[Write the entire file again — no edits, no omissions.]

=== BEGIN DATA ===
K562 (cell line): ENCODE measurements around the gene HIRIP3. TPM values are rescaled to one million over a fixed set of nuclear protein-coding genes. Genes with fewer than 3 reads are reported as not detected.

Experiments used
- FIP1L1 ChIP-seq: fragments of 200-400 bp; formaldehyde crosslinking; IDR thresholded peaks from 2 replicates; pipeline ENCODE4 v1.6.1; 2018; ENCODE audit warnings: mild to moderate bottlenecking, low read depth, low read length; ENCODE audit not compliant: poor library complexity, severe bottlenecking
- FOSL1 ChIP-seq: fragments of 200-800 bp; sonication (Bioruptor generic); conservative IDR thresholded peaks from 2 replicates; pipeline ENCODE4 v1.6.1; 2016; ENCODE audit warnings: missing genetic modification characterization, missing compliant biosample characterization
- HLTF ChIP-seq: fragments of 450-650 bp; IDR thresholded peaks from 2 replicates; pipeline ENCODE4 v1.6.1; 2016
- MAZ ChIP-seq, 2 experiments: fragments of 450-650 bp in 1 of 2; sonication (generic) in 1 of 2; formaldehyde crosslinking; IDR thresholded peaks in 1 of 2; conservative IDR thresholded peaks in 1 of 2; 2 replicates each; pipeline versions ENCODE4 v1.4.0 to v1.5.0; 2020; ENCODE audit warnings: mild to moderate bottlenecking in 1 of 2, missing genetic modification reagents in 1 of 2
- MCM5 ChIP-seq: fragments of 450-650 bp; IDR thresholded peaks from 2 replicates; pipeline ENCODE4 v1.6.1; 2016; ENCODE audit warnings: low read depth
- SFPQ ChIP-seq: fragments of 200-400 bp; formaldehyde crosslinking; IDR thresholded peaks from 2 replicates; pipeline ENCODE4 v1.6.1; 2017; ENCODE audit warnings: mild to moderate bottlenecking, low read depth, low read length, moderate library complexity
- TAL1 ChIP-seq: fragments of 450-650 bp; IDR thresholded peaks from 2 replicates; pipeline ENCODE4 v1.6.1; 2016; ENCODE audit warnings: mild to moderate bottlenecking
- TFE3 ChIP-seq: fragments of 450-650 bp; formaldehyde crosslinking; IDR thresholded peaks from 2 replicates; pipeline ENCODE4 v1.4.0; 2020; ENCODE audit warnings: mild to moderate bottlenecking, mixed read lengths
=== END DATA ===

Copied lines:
K562 (cell line): ENCODE measurements around the gene HIRIP3. TPM values are rescaled to one million over a fixed set of nuclear protein-coding genes. Genes with fewer than 3 reads are reported as not detected.

Experiments used
- FIP1L1 ChIP-seq: fragments of 200-400 bp; formaldehyde crosslinking; IDR thresholded peaks from 2 replicates; pipeline ENCODE4 v1.6.1; 2018; ENCODE audit warnings: mild to moderate bottlenecking, low read depth, low read length; ENCODE audit not compliant: poor library complexity, severe bottlenecking
- FOSL1 ChIP-seq: fragments of 200-800 bp; sonication (Bioruptor generic); conservative IDR thresholded peaks from 2 replicates; pipeline ENCODE4 v1.6.1; 2016; ENCODE audit warnings: missing genetic modification characterization, missing compliant biosample characterization
- HLTF ChIP-seq: fragments of 450-650 bp; IDR thresholded peaks from 2 replicates; pipeline ENCODE4 v1.6.1; 2016
- MAZ ChIP-seq, 2 experiments: fragments of 450-650 bp in 1 of 2; sonication (generic) in 1 of 2; formaldehyde crosslinking; IDR thresholded peaks in 1 of 2; conservative IDR thresholded peaks in 1 of 2; 2 replicates each; pipeline versions ENCODE4 v1.4.0 to v1.5.0; 2020; ENCODE audit warnings: mild to moderate bottlenecking in 1 of 2, missing genetic modification reagents in 1 of 2
- MCM5 ChIP-seq: fragments of 450-650 bp; IDR thresholded peaks from 2 replicates; pipeline ENCODE4 v1.6.1; 2016; ENCODE audit warnings: low read depth
- SFPQ ChIP-seq: fragments of 200-400 bp; formaldehyde crosslinking; IDR thresholded peaks from 2 replicates; pipeline ENCODE4 v1.6.1; 2017; ENCODE audit warnings: mild to moderate bottlenecking, low read depth, low read length, moderate library complexity
- TAL1 ChIP-seq: fragments of 450-650 bp; IDR thresholded peaks from 2 replicates; pipeline ENCODE4 v1.6.1; 2016; ENCODE audit warnings: mild to moderate bottlenecking
- TFE3 ChIP-seq: fragments of 450-650 bp; formaldehyde crosslinking; IDR thresholded peaks from 2 replicates; pipeline ENCODE4 v1.4.0; 2020; ENCODE audit warnings: mild to moderate bottlenecking, mixed read lengths